We also had the opportunity to meet their new puppy who was very excitable.
The children enjoyed visiting the chickens, holding some chicks, feeding the pigs and they were particularly enamoured with Pepper the goat who was extremely friendly and accommodating.
Handy things to know
John and Liz have a wealth of local knowledge and are more than happy to share recommendations for things to do in the local area and places to visit.
It was thanks to them that we were able to visit a beach that we had never been to before despite living locally.
If you want to visit Meadow Barn Farm but don’t have a car and are worried about the remote location, it’s not a problem. Liz and John encourage their guests to use public transport when travelling to the farm and are willing to collect you from the nearest train station in Totnes and drop you back.
It’s also good to know that you can hire e-bikes from them if you want to discover the local area without a car.
As explained, the location of Meadow Barn Farm in East Portlemouth is remote so be prepared for that.
The farm is in an Area of Outstanding Natural Beauty and is very close to The South West Coastal path with Gara beach (Seacombe/Rickham Sands) a short walk away.
The famous beaches of Salcombe are also close by and the little foot ferry will take you across to the town in about five minutes.
Things to do nearby
Gara Rock is a short walk from Camp Isopel. Stacey wears a raincoat that was gifted by Lighthouse Clothing
With Salcombe so close by, you have access to all the shops, bars, pubs and restaurants that populate this stunning seaside town.
The area is home to some of South Devon’s best beaches so there is no shortage of days out where you can explore the scenic coastline.
The beautiful Gara Rock Beach is just a mile’s walk from the farm and we ventured this way on the Saturday afternoon. There are no facilities there, but as it’s so close to the farm it’s easy to plan for this.
There is also the beautiful Gara Rock Hotel on your way to the beach where you can stop to grab some lunch or an afternoon drink in their restaurant or café.
On Sunday morning, upon John’s recommendation, we headed to Mill Bay Beach, a privately-owned sandy beach.
We parked in the National Trust car park right by the beach which was already filling up fast as we arrived. There is limited parking here so I would suggest arriving early in peak times to secure a space. It can get full from 10am onwards.
The road to access is the beach is also quite narrow so can easily get congested which may be a little daunting if you are not used to driving on country lanes. The other option would be to get the East Portlemouth ferry and walk the five to 10 minute to the beach.
Parking is free for National trust members and between £3 and £6 for non members depending on the time of year.
We had a little trouble paying for the parking as we needed to download a specific app to pay or call a number but the reception wasn’t great in car park which made this difficult.
If you want to get food and drinks whilst at the beach, the nearest option is Venus Café which is a short walk back along the road you come down to access the car park.
You can even combine the two beaches in a circular walk from Gara Rock to Mill Bay.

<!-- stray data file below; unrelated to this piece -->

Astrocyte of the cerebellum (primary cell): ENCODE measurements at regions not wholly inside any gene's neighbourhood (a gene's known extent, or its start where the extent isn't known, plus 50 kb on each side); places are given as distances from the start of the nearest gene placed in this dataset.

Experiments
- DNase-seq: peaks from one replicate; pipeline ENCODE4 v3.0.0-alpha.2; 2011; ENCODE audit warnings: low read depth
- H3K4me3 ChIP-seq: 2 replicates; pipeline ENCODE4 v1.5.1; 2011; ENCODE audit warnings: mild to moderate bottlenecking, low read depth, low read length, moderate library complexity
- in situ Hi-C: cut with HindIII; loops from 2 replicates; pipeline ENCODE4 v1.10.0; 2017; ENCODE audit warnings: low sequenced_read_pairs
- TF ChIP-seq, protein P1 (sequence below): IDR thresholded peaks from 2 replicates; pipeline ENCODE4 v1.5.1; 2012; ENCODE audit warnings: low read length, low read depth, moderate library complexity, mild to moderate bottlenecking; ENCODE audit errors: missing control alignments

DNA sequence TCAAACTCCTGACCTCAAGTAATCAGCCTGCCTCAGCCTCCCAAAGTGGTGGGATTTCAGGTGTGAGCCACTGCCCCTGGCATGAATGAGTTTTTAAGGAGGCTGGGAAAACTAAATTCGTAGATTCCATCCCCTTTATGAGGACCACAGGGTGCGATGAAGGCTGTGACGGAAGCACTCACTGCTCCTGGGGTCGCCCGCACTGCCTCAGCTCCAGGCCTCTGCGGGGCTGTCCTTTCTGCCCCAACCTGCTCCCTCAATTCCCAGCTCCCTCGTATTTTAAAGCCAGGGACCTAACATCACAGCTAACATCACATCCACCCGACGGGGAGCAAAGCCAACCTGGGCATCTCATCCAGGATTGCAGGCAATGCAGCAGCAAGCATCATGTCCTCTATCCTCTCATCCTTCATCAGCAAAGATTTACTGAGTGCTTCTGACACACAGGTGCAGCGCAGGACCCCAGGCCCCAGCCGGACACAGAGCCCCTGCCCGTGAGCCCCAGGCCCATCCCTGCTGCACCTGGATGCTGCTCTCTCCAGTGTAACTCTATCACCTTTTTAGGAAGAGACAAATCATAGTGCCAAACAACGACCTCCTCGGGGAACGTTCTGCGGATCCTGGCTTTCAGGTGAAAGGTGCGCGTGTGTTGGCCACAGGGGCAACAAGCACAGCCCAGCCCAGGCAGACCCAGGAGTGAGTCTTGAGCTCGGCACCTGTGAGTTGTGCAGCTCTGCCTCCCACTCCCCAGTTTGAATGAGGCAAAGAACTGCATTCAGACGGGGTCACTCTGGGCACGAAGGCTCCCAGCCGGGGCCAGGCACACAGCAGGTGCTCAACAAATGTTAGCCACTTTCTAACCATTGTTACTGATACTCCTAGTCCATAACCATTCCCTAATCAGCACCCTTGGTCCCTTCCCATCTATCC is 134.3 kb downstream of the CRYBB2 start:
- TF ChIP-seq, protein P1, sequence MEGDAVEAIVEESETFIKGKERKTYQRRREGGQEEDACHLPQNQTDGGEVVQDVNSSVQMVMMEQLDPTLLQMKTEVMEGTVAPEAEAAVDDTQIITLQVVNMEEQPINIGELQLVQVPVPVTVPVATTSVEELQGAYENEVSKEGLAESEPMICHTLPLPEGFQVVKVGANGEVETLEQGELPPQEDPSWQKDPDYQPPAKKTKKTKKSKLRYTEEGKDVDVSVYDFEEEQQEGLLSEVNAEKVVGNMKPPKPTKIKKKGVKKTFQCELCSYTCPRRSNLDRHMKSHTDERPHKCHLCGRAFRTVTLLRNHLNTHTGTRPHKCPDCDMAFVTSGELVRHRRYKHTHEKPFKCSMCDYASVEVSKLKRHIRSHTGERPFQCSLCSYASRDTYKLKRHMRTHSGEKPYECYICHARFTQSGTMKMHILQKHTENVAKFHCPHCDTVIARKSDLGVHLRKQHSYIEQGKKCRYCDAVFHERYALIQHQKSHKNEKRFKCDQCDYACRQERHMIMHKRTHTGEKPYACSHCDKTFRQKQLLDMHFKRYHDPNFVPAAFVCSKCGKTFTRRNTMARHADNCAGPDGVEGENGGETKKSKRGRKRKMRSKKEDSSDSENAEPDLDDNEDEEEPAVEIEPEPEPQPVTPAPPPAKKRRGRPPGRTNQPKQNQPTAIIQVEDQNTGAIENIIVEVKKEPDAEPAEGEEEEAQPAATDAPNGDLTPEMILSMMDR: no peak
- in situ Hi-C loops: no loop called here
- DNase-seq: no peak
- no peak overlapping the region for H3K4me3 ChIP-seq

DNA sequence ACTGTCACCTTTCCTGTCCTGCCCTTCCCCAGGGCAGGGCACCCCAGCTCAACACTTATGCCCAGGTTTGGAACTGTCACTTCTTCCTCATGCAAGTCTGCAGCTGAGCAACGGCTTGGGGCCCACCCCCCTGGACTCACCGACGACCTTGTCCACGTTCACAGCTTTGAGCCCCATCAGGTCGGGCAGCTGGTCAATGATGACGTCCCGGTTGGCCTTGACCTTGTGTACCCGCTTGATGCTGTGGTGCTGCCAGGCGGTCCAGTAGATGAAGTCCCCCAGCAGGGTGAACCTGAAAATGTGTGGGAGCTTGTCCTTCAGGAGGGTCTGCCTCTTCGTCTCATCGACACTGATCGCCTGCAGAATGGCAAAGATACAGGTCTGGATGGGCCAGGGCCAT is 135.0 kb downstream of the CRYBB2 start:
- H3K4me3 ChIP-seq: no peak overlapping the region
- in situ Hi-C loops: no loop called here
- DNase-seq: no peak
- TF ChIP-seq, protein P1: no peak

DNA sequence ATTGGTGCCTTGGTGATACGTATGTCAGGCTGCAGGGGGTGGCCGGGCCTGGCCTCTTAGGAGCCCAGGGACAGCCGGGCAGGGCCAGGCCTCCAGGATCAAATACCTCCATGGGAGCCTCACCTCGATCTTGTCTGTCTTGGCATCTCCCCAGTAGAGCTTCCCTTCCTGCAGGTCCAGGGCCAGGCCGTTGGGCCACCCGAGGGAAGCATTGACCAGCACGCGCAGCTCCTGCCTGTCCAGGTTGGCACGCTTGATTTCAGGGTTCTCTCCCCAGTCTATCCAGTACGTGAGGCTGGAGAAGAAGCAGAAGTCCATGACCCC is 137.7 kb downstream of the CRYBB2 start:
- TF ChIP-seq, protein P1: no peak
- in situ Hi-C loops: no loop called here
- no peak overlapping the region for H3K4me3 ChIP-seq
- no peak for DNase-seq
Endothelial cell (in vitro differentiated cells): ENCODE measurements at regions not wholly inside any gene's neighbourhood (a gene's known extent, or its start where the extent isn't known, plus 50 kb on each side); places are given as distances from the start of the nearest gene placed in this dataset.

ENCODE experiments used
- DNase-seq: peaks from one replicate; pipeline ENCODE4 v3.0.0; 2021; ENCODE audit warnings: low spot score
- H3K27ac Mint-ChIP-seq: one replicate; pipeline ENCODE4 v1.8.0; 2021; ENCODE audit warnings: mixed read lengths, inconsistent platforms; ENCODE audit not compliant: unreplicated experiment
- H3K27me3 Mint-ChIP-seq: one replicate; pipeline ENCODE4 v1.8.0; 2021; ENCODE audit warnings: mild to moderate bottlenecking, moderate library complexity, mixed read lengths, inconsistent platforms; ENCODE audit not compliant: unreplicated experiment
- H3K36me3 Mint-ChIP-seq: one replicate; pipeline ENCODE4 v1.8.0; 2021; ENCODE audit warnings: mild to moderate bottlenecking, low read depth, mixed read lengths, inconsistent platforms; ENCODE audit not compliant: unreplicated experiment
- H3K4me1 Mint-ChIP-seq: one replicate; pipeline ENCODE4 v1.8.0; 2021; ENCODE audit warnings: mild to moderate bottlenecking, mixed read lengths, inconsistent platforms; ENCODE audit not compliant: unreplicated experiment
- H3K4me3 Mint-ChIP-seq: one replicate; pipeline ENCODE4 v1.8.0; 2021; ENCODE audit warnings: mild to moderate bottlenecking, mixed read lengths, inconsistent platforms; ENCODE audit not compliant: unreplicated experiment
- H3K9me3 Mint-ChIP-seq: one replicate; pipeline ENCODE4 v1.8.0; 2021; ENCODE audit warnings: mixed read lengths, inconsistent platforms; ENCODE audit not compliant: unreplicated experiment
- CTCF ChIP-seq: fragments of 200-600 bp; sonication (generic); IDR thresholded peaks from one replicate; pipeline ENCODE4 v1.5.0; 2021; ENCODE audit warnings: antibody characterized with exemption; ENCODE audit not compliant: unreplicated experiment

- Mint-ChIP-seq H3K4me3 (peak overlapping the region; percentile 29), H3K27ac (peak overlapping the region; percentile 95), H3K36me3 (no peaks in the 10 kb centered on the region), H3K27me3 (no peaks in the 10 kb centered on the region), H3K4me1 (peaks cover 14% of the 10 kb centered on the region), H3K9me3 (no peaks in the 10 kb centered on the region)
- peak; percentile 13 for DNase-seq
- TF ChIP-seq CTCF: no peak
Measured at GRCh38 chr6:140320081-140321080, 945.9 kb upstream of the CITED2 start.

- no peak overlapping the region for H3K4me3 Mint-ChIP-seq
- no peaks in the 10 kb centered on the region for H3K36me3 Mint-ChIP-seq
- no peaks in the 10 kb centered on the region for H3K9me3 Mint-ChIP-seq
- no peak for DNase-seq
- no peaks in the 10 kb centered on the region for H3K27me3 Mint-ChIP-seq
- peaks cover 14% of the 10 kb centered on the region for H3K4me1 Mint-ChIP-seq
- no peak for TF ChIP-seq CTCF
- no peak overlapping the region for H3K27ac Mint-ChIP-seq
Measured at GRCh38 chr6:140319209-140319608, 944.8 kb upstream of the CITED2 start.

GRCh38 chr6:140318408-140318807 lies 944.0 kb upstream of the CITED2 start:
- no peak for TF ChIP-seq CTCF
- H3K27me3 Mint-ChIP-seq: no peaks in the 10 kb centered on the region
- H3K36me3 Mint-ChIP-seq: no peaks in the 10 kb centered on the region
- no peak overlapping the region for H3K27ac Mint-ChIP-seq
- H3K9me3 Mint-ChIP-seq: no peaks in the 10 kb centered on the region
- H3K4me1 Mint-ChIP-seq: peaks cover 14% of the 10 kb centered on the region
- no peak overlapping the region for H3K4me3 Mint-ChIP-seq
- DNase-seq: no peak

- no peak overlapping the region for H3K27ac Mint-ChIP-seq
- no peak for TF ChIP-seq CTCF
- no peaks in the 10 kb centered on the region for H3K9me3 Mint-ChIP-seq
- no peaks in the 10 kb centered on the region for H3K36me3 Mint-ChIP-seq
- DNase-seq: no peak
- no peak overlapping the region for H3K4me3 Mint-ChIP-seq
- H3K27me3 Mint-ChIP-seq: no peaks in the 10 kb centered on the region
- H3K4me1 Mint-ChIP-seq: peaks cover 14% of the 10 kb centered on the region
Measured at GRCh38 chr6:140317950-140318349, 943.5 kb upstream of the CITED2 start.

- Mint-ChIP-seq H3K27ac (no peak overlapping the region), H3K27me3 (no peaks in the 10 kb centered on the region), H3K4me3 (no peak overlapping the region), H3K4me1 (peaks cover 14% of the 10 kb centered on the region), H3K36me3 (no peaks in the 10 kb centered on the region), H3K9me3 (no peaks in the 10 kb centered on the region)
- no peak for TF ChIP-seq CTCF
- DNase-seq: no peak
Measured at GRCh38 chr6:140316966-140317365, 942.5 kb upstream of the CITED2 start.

Other beaches withing a mile and a half of the farm include Sunny Cove and Small’s Cove. If you’re willing to venture further afield you may want to visit Torcross, Slapton Sands, Blackpool Sands or Start Point.
Places to eat
If you don’t fancy cooking at the camp every night, the Pig’s Nose is apparently very good according to John although we didn’t visit ourselves as the children really enjoyed cooking around the campfire.
Final thoughts: Meadow Barn Farm review
All in all we absolutely loved our stay at Meadow Barn Farm and Camp Isopel was a perfect location for an off-grid family-friendly shepherd’s hut glamping break.
Getting back to nature and foregoing the fast pace of everyday life was just the tonic we all needed. The kids loved being so close to the animals and cooking on the open fire.
We also can’t wait to visit Mill Bay Beach again. I actually can’t believe that we have never been here before and it will certainly move up the ranks of our favourite South Devon beaches to spend time at.
If you don’t fancy a shepherd’s hut break, Meadow Barn Farm does offer alternative accommodation options.
Driftwood Cabin is a beautiful log cabin built by local carpenters using local wood and reclaimed items. It sleeps a maximum of two adults and two children and is slightly better equipped as it has a gas connection and a small fridge.
The Sheep Shack is a similar log cabin built by John and local carpenters also from local wood and reclaimed items. It has two double beds and sleeps a max of two adults and three children. It also has a gas connection and a fridge.
And if you are looking for something a little less conventional and plan to travel without the kids, there is always Oyster the boat, which is permanently moored high up on the foreshore of the Salcombe Estuary.
Don’t forget to take a look at the Devon with Kids guide to things to do in the South Hams for a big round up of days out and places to visit. And buy the South Hams Colouring Book for Kids to accompany your holiday.
Disclosure: Stacey and her family were invited to stay at Meadow Barn Farm in exchange for a review on Devon with Kids. All opinions and images are her own.
Find out about more about booking accommodation at Meadow Barn Farm in the South Hams.